ANZA – As winter thaws into spring, many homeowners are poised to take advantage of prime tree-planting season. Establishing new trees early can aid their growth throughout the year, and help them survive when hot weather arrives. But with so many tree species to choose from, how can homeowners know which trees are best suited for their landscapes?
Selection of trees for planting in a home landscape depends on several factors, including a suitable growing site and any function they are going to serve,” explains Tchukki Andersen, BCMA, CTSP and staff arborist with the Tree Care Industry Association. “Will they attract birds to the area? Shade a patio? Screen an unsightly view? Enhance the appearance of the home? Trees can provide contrast and relief from surrounding buildings and create seasonal interest in areas near the home,” says Andersen.
TCIA advises homeowners to consider the following factors when selecting a tree:
- Hardiness (ability of the plant to survive extremes of winter cold and summer heat, and sudden temperature swings).
- Mature height and spread.
- Growth rate above and below ground.
- Available space above and below ground.
- Moisture and maintenance requirements for the life of the tree.
Availability at local nurseries.
- Ornamental effects, such as branching habit, texture and color of bark, flowers, fruit and foliage.
A professional tree care company can help you determine which tree species perform well in your local area and are suited to your desired planting site. Arborists typically analyze the specific planting site to determine the compatibility of the tree to the site. Environmental considerations may include disease and insect problems that may limit your selections, the prior use of the planting site, soil conditions – such as poor drainage, high or low pH, and soil nutrition – the presence or absence of channelized winds, the location of utilities, both above and below ground and the proximity of the plant to roads, walkways and security lighting.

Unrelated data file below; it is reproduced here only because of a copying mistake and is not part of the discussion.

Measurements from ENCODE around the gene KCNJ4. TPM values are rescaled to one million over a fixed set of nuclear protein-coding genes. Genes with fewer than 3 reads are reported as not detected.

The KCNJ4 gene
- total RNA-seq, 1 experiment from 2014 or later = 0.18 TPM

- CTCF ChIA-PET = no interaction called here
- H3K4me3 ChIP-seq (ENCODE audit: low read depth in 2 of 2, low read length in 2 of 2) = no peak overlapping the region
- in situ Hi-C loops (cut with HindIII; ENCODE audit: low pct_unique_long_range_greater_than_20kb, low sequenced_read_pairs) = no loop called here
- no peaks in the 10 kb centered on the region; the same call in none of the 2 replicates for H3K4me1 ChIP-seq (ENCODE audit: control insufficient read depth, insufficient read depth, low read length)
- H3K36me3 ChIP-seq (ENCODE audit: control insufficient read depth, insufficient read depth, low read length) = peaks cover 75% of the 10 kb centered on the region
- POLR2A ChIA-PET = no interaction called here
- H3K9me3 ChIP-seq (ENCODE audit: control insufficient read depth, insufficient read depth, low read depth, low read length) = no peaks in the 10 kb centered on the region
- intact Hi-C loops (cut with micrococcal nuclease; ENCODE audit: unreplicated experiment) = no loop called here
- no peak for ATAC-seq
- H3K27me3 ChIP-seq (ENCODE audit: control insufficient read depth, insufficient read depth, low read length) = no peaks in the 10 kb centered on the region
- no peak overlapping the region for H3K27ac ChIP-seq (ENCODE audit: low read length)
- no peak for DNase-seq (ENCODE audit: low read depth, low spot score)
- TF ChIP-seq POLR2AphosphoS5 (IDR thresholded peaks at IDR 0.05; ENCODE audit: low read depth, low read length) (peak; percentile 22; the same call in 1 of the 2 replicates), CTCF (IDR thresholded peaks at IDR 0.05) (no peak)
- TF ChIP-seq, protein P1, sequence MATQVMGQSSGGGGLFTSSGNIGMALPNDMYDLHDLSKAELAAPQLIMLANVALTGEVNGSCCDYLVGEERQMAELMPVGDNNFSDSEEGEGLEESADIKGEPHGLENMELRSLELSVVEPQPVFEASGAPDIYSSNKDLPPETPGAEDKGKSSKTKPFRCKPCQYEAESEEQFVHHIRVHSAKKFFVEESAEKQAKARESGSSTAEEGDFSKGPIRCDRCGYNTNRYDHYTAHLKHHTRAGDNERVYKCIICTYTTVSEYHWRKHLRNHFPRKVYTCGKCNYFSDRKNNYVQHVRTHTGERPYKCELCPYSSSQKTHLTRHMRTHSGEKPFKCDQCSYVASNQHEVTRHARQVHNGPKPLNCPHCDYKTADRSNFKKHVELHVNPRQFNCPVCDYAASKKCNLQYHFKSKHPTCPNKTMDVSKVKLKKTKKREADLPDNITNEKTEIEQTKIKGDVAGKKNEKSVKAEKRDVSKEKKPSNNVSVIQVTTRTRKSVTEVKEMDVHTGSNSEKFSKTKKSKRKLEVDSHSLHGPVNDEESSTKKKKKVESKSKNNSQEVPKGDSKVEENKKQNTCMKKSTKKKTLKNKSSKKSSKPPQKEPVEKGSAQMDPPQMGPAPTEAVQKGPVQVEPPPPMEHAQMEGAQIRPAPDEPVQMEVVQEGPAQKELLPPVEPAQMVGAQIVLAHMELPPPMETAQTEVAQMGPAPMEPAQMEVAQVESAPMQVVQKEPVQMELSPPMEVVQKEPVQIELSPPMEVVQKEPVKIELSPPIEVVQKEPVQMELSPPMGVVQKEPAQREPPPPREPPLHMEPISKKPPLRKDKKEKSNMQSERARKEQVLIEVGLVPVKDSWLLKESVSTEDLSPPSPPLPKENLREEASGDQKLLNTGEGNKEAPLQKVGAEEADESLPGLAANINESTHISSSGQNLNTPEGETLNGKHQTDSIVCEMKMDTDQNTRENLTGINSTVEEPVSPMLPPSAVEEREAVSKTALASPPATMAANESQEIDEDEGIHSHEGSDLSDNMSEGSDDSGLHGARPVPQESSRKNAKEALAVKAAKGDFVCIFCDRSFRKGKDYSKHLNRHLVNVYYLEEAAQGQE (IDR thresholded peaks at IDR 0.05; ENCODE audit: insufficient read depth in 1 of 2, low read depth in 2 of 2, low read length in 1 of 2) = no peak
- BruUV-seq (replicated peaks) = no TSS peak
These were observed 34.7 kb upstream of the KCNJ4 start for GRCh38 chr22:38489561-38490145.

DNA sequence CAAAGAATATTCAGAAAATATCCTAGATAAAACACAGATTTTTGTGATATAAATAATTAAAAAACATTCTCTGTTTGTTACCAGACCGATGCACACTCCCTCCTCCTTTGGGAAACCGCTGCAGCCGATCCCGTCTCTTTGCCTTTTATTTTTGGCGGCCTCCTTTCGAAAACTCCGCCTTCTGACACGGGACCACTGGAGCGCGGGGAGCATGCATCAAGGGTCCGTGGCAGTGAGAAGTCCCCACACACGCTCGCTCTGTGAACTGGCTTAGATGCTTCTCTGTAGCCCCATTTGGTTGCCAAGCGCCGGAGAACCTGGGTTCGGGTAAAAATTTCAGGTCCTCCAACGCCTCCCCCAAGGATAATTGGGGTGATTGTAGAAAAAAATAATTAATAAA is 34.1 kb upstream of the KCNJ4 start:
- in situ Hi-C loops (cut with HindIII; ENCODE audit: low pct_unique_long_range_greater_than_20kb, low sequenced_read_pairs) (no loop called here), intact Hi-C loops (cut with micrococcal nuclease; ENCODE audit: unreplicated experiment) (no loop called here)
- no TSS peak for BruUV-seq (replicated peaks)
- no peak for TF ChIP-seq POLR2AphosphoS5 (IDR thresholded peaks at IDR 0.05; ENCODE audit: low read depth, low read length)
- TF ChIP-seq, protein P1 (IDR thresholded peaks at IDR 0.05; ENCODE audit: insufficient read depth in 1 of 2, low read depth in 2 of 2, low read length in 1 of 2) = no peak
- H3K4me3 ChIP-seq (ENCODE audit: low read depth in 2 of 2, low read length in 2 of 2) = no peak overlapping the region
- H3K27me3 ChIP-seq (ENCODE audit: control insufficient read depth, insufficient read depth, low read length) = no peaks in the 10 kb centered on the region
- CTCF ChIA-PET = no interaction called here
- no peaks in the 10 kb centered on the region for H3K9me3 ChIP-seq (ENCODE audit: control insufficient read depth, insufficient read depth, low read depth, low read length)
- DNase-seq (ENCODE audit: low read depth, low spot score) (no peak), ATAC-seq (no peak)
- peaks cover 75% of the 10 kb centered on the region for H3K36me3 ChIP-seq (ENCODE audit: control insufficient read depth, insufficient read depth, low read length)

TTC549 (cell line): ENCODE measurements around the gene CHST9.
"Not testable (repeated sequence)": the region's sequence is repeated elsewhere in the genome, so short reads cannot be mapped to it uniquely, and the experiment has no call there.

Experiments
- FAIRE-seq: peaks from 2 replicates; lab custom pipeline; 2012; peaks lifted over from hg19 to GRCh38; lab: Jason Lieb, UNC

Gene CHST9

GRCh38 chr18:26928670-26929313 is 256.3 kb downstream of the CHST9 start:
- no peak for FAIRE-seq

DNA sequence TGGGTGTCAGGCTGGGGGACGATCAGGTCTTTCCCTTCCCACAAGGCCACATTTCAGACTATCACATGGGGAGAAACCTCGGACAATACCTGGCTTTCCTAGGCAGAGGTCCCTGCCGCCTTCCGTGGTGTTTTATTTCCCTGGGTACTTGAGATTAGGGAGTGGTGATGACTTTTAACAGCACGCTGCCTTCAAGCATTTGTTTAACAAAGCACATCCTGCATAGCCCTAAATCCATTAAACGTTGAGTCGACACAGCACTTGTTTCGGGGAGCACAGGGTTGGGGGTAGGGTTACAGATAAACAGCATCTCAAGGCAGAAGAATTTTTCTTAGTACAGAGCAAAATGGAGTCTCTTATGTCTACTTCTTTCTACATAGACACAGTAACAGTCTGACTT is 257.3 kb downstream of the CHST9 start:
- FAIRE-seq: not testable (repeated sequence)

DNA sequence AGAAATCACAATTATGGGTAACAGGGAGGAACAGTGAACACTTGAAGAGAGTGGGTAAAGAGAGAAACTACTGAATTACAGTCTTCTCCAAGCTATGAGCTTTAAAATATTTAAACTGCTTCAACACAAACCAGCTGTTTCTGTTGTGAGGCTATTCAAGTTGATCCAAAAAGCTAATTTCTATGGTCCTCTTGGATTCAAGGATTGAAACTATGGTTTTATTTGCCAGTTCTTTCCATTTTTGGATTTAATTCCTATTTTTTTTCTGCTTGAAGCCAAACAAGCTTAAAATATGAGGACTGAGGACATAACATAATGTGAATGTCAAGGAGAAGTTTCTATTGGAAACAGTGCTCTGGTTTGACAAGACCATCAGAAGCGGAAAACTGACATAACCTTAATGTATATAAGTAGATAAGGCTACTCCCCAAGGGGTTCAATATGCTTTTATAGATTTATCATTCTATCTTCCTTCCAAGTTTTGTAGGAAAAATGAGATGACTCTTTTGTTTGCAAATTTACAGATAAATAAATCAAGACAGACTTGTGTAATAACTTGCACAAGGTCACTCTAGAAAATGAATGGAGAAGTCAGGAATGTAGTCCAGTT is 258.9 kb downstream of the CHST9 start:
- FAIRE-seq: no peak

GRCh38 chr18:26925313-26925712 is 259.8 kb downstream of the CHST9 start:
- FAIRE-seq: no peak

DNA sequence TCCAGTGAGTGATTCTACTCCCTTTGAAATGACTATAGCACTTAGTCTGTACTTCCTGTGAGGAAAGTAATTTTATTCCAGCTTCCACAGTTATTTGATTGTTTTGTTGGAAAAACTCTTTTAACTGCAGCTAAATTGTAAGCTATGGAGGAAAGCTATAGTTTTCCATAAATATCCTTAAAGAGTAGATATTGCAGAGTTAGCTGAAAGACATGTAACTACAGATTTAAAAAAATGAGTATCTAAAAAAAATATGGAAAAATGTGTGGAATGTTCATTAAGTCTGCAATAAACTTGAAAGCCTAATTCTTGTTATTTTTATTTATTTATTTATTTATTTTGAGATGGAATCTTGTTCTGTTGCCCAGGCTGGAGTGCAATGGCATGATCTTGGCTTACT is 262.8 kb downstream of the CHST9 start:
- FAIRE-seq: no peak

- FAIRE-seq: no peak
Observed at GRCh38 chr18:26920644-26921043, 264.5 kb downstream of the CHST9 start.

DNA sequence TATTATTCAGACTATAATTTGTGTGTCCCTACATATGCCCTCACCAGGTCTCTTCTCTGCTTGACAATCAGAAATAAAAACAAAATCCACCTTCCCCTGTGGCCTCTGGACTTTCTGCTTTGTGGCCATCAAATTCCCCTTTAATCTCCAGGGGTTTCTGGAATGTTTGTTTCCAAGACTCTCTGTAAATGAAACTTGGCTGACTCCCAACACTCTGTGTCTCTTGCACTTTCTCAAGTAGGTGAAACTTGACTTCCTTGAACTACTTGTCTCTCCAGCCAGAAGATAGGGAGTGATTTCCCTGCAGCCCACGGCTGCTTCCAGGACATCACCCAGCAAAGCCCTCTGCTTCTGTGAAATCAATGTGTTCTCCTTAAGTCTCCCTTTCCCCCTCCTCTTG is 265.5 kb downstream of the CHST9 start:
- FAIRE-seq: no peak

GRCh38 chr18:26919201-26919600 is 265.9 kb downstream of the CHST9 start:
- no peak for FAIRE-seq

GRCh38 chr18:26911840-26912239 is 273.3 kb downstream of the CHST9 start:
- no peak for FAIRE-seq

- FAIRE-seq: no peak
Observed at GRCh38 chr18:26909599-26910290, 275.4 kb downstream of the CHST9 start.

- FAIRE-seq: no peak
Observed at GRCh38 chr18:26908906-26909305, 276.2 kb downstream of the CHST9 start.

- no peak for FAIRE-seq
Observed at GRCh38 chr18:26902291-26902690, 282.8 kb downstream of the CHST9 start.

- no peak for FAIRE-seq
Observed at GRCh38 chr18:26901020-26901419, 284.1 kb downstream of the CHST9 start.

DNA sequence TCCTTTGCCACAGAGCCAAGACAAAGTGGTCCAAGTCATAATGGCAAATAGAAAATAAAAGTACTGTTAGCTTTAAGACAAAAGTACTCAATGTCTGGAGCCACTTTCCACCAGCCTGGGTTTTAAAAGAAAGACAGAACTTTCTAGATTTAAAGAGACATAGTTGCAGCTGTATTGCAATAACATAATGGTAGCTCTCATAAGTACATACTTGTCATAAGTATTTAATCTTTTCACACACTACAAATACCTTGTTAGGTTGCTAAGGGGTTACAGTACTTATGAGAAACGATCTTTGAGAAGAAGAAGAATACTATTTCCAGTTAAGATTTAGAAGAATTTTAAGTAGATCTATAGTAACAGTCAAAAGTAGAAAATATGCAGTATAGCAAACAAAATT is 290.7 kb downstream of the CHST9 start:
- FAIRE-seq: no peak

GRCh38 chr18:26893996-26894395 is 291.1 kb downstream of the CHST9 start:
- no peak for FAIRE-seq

Is there enough space to plant a tree
The space available at the specific site and mature tree size are important considerations, and addressing these limits will go a long way toward reducing maintenance costs. Utilities, in particular, should be given a wide berth. If your tree will grow to 25 feet or taller, do not plant it under or near overhead power lines. Do not forget the underground utilities; they may need to be serviced at some point, and the tree should never impede this. Call 811 for the national “Call Before You Dig” hotline to make sure your chosen planting site will not hinder utility maintenance. Keep in mind the ground-level utility structures such as transformers and individual service connections, which also require space to be serviced.
Where to plant the tree
Community ordinances may restrict planting of trees near power lines, parking strips, street lights, sewers, traffic control signs and signals, sidewalks and property lines. Municipalities may require planting permits for trees planted on city property. City codes often require that trees on city property be maintained by the city, so citizens planting an improper selection can cause problems for themselves and the municipality.